I looked forward to this last Christmas. Mainly because of shopping for and giving presents to our grandkids. But there is a conundrum attached to gift giving. A puzzle I am never able to completely solve.
No matter the money spent or the thought that goes into choosing presents for loved ones, I always feel as if it’s not enough. It’s impossible to translate love into material goods. We try, but it can never work. It’s just that gift giving, humanly speaking, can only ever come up short at least from the giver’s point of view. I’m always a bit let down at not being able to adequately express love that way. And perhaps there isn’t enough money in the world to do so.
Which brings me to the greatest Gift of all, Christ taking on flesh and dwelling among us. That is God’s incomparable Gift to the world. With the Incarnation in mind, that God can view my pitiable efforts to please Him (my giving gifts to Him if you will) through the lens of Grace for His Son’s Sake; that is the greater mystery. For what can a beggar offer the King of Kings?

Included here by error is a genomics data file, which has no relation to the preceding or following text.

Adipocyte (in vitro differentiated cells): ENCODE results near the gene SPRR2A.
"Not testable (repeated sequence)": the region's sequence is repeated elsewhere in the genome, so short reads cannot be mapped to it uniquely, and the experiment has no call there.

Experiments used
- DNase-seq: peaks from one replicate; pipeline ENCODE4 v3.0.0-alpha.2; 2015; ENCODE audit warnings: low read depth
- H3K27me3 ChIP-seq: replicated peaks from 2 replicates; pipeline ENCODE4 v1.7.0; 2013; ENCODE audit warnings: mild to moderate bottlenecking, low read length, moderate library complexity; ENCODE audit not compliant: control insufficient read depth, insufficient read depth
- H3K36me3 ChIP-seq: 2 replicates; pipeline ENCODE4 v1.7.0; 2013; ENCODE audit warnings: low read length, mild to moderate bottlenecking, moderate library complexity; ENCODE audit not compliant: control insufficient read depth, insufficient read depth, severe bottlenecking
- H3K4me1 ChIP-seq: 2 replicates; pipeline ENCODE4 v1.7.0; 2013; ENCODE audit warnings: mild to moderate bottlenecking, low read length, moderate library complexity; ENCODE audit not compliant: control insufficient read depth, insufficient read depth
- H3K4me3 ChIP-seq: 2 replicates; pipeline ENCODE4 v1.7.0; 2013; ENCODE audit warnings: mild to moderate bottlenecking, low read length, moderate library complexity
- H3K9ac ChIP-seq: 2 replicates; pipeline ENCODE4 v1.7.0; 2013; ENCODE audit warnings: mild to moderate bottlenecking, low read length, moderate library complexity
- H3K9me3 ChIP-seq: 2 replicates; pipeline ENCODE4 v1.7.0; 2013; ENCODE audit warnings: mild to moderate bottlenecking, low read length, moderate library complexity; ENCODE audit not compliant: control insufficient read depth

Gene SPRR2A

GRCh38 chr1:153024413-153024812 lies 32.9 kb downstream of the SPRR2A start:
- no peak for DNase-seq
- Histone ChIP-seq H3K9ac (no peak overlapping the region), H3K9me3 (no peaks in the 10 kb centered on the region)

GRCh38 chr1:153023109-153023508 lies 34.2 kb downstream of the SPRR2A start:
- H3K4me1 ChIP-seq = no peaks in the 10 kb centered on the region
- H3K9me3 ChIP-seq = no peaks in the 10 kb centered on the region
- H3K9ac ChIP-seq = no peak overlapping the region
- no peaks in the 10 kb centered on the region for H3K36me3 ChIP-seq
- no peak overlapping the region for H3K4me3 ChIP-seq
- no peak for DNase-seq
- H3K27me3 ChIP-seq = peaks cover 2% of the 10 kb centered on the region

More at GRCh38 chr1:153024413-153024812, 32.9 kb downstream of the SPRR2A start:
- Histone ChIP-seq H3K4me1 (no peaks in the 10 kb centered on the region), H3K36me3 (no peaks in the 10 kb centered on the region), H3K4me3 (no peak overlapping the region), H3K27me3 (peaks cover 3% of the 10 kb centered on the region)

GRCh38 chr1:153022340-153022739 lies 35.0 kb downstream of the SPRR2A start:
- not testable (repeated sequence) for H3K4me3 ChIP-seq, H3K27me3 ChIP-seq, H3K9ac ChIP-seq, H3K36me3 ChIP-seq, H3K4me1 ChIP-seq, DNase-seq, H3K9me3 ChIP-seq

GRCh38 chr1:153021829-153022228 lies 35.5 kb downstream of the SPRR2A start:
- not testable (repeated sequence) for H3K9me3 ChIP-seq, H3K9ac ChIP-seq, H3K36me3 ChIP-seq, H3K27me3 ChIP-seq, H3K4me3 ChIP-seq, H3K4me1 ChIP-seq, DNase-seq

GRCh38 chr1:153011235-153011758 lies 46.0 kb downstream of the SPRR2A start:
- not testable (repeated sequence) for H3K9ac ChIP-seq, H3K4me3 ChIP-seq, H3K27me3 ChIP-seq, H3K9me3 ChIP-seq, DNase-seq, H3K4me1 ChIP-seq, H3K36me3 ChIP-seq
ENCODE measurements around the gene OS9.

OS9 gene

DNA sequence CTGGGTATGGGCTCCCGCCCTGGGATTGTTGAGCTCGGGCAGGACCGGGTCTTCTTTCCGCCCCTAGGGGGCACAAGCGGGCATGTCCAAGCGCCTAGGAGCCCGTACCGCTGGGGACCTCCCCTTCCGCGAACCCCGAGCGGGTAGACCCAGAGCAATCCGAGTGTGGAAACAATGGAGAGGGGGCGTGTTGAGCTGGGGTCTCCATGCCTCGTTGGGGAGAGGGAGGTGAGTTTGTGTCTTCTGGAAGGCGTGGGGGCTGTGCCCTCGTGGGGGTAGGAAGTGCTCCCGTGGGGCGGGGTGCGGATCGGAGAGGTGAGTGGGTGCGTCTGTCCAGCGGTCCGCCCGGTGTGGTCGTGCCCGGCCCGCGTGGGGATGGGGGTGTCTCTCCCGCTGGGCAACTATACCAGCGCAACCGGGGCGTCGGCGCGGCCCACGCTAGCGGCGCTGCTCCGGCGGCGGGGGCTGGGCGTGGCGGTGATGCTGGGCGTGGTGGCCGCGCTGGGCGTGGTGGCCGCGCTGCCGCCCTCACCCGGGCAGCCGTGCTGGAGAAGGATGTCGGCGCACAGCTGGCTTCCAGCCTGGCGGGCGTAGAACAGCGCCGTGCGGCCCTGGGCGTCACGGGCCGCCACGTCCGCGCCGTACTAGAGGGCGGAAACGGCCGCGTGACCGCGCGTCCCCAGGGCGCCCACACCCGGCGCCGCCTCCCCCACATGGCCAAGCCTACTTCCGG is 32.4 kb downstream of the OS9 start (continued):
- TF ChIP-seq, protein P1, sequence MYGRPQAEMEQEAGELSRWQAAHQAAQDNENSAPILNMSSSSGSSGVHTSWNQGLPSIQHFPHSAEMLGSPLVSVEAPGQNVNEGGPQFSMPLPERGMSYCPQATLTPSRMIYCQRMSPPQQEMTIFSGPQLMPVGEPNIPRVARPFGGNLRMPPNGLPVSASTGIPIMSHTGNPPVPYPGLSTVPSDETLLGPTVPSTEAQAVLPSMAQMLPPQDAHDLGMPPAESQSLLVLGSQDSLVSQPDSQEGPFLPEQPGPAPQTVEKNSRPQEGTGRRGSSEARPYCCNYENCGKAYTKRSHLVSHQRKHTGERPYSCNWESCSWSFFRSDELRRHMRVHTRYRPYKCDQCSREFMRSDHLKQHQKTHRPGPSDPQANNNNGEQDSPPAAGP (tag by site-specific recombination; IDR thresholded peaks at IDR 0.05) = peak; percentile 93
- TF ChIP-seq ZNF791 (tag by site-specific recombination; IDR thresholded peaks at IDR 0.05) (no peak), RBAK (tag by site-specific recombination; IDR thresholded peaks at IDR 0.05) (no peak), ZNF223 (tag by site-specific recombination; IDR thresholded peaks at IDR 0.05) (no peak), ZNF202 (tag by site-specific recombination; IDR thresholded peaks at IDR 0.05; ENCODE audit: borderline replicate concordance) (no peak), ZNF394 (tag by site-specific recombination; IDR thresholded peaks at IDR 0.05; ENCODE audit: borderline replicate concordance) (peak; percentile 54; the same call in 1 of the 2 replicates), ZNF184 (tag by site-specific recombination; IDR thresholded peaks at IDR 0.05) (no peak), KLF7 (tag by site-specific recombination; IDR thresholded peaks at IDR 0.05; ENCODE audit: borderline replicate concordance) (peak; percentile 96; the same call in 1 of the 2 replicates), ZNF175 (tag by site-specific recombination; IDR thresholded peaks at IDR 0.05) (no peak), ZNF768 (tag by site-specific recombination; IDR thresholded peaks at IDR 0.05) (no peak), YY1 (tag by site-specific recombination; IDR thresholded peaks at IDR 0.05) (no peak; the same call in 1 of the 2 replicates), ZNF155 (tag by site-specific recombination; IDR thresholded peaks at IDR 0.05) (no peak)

In Christina Rossetti’s words:
What can I give Him, poor as I am?
If I were a shepherd, I would bring a lamb;
If I were a wise man, I would do my part;
Yet what can I give Him:
Give my heart.
And now comes the new year.
Even if you aren’t the kind to make resolutions, it hard not to see the new year as a new beginning, a starting over of sorts. And who doesn’t need a “do over” now and then?
Resolved, to take each day in 2018 as a new opportunity to love God and others in word and deed. To remember that people are more important than projects. To seek out and take the greatest pleasure in the simplest of moments. To cultivate a grateful heart. To continue learning and growing. To remember that God is always working in a multitude of ways and to trust more fully in His Sovereign Goodness.
Now these are some grand and sweeping resolutions, aren’t they? I am sure to fail. Still, His Grace is sufficient. May the LORD remind me of that in the thick of the battle when struggles, disappointments and frustrations present themselves, as they surely will, in the year ahead.
I was thinking the other day how there comes a time in everyone’s life when certain dreams and aspirations must be let go. And if the time is right to release them, the letting go offers more relief than grief. Lofty goals weigh more heavily as time passes and become burdensome. Not that we should or even can live without purpose, but rather wholeheartedly and without reservation appreciate the marvelous and miraculous gifts that come our way in ordinary life.
… there is nothing better for them than to be joyful and to do good as long as they live; also that everyone should eat and drink and take pleasure in all his labor–this is God’s gift to man. Ecclesiastes 3:12, 13